By Mark Cullen
When the summer heat hits home, we are driven to apply water to our garden. Everybody knows that plants need water, right? Well, yes, but not too much. Allow us to offer some advice that will save you time and effort.
Plants need to dry out
The hostas that are flowering to beat the band in your backyard right now are masters at sequestering water in their thick, fleshy roots. It takes a lot of dryness for them to droop. The same can be said for many of the perennials and shrubs in your garden. We look to hydrangeas for a signal that the ground is so dry that the garden would benefit from a soak. And therein lies another key to watering success! After waiting for the appropriate time to add water, make sure that you water deeply and apply it late in the day to avoid excess evaporation.
Plants are conditioned to need water by the frequency with which we apply it. Frequent watering produces shallow, lazy roots that hang around the surface of the soil waiting for the next drink. The roots of plants that you allow to dry between watering dive deep into the soil, with their roots seeking moisture.
When it is time to add water, we recommend that you apply it using a soaker hose, as it is the most efficient method of watering. Basically, a soaker hose ‘bleeds’ water out of its pores and slowly seeps water into the soil. It works best when it is buried under about 6 cm of finely ground up cedar or pine bark mulch. To know when you have applied enough water just push your finger into the soil. If it is wet down to your second knuckle, you are done. There are two types of soaker hose: one made from recycled tires that works very well but will burst under high hose pressure and another made of synthetic material, which is stronger.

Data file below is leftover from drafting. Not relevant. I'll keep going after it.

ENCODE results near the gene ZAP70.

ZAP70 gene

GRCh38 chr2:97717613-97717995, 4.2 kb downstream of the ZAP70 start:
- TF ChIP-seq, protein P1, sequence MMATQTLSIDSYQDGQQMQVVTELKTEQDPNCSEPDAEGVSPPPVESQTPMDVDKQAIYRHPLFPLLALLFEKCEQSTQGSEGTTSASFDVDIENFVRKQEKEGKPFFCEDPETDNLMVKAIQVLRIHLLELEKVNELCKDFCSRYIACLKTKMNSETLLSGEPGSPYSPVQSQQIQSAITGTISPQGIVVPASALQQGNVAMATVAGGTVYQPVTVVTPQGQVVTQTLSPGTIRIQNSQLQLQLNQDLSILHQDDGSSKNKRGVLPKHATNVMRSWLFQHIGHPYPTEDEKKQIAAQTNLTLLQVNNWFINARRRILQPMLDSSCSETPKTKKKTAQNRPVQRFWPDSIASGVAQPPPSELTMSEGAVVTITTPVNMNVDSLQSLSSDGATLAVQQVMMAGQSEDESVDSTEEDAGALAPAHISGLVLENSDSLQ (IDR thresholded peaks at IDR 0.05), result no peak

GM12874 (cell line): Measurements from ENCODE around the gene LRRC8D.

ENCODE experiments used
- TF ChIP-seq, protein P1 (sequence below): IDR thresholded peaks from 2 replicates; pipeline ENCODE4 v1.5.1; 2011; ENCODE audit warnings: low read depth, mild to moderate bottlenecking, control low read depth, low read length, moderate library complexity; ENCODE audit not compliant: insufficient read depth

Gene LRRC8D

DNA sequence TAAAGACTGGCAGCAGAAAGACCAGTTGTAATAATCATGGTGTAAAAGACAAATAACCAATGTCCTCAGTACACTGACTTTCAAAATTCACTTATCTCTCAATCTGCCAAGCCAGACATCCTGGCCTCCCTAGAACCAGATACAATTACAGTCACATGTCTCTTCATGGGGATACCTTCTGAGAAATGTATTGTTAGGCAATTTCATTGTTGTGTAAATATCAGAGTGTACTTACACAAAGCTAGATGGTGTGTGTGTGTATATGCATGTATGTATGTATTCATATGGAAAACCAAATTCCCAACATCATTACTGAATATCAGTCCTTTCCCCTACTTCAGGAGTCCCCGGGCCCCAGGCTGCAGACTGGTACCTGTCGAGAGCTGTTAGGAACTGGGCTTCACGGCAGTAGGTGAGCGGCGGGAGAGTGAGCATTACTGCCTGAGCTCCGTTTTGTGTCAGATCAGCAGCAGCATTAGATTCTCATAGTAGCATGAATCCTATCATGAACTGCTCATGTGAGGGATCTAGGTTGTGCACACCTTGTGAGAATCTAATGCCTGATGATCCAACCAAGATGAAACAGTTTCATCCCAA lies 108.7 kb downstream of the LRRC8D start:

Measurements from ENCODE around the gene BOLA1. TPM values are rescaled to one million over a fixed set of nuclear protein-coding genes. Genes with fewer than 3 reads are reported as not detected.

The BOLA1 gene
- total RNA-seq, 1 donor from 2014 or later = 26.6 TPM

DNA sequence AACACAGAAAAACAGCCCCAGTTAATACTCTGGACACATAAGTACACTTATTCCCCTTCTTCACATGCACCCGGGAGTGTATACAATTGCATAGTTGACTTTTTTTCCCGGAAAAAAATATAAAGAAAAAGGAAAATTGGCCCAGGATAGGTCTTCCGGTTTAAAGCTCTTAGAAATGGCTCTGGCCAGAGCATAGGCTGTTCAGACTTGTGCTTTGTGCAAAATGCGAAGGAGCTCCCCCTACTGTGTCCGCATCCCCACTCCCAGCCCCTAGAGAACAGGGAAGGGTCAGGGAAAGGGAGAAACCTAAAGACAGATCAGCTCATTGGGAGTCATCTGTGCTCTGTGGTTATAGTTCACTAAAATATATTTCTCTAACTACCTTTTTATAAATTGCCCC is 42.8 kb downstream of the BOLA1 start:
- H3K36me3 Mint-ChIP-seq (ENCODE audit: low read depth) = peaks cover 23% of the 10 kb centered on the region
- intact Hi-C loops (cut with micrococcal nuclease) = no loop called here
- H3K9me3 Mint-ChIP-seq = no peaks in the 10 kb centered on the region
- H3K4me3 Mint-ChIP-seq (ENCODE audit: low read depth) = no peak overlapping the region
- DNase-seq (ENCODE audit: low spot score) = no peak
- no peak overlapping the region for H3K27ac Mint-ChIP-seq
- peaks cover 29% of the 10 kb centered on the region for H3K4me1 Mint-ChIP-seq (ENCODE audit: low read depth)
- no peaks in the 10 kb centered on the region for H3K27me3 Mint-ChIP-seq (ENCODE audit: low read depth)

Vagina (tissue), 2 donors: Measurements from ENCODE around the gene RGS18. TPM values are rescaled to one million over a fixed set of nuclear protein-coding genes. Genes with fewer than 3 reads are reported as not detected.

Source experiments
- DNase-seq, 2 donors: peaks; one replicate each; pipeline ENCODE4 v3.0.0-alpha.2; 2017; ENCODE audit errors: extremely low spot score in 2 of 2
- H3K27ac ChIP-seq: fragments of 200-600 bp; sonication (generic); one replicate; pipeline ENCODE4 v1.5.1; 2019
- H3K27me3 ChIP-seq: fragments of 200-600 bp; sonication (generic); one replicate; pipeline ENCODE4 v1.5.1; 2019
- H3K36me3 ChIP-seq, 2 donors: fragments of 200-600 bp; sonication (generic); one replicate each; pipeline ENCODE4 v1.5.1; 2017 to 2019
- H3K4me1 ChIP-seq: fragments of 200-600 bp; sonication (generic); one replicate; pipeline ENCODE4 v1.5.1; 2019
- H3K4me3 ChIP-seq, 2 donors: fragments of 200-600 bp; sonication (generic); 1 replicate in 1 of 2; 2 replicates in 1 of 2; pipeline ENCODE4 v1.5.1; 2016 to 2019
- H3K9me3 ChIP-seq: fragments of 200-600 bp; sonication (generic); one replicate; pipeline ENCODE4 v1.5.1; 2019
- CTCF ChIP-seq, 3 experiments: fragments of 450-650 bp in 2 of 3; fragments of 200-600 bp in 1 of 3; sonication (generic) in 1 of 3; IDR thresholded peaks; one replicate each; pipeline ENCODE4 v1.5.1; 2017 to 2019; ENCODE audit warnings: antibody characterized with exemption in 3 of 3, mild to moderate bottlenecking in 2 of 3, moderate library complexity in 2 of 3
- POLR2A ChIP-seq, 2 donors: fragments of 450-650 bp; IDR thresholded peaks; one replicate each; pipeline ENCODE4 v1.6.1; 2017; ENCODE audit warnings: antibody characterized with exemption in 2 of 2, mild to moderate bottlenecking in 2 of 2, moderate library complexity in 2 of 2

When you ‘jam’ your planting, you block out much of the drying effects of sunshine, allowing for longer periods of time between watering. It sounds almost too simple to make sense, but it works. You will get a bigger show, faster too.
Rain barrels and watering cans
The old-fashioned method of applying water has a couple of things to commend it: watering by hand from a rain barrel targets water right where it is needed most (very little is wasted). Of course, that rain barrel water is warm this time of year and most of your plants really appreciate that. Rainwater becomes charged with oxygen as it falls from the sky: tap water contains much less oxygen, which is something that all plants thrive on.
Finally, there is the ‘miracle of mulch’. When you spread 5 to 6 cm of shredded pine and cedar mulch over your garden soil around perennials, roses and other permanent plants, you insulate the soil from the drying effects of the sun. The result can be a dramatic 70% reduction in the amount of water needed and better performing plants, which are not stressed out between applications of water.